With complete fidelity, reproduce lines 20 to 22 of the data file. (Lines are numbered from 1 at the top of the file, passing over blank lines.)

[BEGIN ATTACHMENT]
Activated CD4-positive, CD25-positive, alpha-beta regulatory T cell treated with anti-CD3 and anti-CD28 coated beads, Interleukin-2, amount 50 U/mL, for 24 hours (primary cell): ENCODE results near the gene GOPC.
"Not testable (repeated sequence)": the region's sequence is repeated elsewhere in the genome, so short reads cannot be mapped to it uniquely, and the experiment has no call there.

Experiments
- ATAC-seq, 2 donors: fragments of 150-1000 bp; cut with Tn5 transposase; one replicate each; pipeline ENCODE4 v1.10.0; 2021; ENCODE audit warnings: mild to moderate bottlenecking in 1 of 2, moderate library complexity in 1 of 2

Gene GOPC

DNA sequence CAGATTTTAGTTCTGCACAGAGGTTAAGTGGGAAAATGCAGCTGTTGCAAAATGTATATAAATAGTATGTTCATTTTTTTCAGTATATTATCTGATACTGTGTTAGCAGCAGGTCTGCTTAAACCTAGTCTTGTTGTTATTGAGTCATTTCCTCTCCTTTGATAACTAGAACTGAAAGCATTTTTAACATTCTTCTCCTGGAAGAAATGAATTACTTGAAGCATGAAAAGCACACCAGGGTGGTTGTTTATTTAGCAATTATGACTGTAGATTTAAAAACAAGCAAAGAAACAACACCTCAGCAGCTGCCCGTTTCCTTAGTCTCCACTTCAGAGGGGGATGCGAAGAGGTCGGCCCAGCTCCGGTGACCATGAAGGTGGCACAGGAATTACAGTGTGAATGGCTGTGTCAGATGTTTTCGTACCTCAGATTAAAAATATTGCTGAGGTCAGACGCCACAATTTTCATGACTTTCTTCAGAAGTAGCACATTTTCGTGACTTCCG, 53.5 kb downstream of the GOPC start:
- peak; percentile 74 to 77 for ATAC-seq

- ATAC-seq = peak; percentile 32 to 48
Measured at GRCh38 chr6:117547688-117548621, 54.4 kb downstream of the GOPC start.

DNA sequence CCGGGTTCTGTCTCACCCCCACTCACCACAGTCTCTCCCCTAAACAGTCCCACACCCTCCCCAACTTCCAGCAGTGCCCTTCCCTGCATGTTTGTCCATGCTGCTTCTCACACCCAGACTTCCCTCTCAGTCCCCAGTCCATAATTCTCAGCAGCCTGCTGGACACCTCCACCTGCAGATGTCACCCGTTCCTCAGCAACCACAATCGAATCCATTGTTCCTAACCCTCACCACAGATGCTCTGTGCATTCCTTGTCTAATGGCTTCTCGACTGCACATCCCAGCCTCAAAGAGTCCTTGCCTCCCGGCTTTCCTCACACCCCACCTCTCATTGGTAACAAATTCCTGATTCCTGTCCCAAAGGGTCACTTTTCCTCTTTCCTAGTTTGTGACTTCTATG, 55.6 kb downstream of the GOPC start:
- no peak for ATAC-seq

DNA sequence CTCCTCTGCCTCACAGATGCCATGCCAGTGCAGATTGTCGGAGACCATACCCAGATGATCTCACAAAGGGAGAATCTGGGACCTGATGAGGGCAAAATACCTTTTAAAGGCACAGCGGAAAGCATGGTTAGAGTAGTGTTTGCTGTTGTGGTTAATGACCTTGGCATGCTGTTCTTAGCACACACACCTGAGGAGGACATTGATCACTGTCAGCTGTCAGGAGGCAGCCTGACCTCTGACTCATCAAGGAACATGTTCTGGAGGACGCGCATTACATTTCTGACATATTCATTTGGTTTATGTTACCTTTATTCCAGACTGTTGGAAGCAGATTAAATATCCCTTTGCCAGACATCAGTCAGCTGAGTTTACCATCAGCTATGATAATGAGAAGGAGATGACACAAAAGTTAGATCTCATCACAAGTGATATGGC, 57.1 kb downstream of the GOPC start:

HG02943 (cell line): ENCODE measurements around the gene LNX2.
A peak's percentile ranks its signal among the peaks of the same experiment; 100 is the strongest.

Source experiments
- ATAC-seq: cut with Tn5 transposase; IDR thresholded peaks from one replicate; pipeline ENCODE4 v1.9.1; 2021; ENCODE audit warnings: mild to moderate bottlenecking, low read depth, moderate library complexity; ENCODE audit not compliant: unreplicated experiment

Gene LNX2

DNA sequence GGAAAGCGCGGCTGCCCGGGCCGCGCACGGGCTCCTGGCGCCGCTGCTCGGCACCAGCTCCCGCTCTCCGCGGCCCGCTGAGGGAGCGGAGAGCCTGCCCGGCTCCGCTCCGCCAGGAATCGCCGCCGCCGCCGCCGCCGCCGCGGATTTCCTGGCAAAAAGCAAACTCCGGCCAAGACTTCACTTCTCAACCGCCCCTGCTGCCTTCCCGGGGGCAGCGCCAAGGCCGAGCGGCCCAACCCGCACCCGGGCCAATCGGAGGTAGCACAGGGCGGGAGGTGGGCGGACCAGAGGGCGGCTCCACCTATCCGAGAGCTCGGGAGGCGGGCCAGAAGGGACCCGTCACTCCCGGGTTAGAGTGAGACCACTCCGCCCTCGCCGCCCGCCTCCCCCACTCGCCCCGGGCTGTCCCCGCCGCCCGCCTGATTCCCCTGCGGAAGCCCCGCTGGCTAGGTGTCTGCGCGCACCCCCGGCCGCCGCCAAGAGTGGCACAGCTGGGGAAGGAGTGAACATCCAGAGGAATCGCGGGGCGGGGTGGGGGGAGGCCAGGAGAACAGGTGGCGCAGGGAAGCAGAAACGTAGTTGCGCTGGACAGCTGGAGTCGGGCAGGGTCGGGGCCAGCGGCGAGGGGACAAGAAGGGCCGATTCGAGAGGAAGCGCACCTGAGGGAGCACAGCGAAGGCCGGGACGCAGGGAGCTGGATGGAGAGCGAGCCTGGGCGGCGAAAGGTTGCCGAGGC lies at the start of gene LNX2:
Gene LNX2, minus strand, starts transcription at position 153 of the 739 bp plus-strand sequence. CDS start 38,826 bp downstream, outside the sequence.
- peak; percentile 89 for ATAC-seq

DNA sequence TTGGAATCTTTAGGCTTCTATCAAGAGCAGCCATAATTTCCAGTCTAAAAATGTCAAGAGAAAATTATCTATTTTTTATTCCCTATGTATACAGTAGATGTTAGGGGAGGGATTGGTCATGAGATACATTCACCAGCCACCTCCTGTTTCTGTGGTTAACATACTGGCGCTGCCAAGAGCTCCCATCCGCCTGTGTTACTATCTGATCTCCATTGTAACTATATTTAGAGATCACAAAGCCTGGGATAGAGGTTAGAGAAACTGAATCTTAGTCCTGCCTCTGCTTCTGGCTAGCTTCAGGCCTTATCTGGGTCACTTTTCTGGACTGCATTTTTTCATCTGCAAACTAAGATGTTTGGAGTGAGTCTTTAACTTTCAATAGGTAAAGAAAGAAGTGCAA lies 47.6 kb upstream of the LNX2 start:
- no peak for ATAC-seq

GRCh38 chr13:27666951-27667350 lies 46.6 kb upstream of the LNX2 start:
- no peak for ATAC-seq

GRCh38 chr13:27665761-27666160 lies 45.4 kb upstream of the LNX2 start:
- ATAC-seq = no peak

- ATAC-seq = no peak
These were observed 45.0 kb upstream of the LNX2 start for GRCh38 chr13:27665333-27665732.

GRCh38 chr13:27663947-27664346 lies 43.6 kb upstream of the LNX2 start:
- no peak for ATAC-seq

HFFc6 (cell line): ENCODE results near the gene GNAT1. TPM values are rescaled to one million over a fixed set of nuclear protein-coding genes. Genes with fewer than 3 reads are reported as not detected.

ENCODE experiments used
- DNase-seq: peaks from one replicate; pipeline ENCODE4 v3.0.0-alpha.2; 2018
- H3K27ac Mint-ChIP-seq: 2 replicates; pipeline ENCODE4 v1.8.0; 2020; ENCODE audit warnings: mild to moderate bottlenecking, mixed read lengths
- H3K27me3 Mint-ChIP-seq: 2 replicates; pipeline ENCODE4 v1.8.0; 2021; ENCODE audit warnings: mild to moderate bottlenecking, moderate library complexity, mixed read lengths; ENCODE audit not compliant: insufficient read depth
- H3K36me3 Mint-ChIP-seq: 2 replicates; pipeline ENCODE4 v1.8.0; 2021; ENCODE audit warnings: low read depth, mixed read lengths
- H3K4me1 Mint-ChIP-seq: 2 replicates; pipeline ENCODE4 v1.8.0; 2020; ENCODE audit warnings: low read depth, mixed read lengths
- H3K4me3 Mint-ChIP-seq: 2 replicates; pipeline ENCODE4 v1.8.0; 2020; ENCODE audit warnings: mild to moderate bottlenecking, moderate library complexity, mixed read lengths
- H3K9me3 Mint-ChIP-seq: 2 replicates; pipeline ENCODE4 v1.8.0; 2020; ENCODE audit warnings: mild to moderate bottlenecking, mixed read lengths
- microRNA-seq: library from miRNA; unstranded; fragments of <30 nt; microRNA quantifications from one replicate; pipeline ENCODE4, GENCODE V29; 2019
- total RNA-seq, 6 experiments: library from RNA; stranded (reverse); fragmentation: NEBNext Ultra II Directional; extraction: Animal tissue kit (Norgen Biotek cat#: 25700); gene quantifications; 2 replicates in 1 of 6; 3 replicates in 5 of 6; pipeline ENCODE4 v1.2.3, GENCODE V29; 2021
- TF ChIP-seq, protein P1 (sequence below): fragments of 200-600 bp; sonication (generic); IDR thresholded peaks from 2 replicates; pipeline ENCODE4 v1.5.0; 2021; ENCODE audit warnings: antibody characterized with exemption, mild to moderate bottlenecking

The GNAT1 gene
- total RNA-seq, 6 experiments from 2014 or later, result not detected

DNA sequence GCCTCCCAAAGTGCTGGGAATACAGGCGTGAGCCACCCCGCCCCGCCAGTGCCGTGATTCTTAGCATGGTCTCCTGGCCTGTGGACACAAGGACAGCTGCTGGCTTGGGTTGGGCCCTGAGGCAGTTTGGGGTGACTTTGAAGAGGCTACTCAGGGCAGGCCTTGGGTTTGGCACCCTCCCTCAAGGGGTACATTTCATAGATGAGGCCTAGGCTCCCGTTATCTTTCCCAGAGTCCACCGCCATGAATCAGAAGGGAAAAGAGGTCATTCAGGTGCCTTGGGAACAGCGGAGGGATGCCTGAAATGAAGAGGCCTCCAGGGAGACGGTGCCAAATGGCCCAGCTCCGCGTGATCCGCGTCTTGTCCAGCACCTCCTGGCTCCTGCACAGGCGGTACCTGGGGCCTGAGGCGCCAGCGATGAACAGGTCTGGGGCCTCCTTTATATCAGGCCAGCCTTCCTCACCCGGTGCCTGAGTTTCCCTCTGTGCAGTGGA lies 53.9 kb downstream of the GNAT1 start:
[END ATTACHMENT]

- peak; percentile 89 for ATAC-seq

DNA sequence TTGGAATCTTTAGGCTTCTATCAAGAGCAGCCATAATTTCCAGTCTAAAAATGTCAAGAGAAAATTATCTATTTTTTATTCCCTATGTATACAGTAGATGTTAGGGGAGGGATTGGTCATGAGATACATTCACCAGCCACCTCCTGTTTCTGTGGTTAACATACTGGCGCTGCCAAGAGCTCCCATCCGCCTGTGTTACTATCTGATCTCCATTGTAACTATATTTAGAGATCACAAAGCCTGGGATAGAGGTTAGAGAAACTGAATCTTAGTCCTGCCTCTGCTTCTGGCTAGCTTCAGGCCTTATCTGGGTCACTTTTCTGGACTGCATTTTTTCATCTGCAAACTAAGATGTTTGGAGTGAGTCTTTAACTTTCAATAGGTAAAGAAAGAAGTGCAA lies 47.6 kb upstream of the LNX2 start:
- no peak for ATAC-seq